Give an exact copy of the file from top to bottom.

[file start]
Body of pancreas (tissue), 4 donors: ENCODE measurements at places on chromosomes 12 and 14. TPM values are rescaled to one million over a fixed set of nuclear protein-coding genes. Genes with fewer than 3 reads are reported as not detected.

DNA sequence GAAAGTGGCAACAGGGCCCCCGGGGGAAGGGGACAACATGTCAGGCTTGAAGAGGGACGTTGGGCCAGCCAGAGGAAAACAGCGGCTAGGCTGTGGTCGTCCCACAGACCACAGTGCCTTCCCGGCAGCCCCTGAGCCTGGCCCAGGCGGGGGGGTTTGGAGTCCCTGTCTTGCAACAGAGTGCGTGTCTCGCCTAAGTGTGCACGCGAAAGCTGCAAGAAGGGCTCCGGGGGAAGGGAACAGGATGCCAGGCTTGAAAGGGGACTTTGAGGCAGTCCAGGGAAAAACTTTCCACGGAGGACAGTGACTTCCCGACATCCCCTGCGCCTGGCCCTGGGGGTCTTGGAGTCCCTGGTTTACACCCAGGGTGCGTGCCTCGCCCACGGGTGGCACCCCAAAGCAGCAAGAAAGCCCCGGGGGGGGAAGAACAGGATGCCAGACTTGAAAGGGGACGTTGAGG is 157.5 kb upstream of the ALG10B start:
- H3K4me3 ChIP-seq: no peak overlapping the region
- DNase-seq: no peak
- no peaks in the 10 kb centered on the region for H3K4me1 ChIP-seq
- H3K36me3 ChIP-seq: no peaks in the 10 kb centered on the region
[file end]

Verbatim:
Body of pancreas (tissue), 4 donors: ENCODE measurements at places on chromosomes 12 and 14. TPM values are rescaled to one million over a fixed set of nuclear protein-coding genes. Genes with fewer than 3 reads are reported as not detected.

DNA sequence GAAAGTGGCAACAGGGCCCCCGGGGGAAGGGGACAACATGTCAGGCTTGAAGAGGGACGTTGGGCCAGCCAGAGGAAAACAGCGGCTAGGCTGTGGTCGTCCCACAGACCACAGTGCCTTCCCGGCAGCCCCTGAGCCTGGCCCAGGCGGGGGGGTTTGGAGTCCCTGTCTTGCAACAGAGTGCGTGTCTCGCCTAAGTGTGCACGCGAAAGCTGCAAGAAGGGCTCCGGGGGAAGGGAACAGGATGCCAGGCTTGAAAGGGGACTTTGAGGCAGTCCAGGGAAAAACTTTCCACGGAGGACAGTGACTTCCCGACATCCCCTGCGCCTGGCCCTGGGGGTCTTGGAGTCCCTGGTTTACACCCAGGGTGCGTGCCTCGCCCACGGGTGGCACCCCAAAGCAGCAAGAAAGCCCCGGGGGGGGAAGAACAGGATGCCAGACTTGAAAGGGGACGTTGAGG is 157.5 kb upstream of the ALG10B start:
- H3K4me3 ChIP-seq: no peak overlapping the region
- DNase-seq: no peak
- no peaks in the 10 kb centered on the region for H3K4me1 ChIP-seq
- H3K36me3 ChIP-seq: no peaks in the 10 kb centered on the region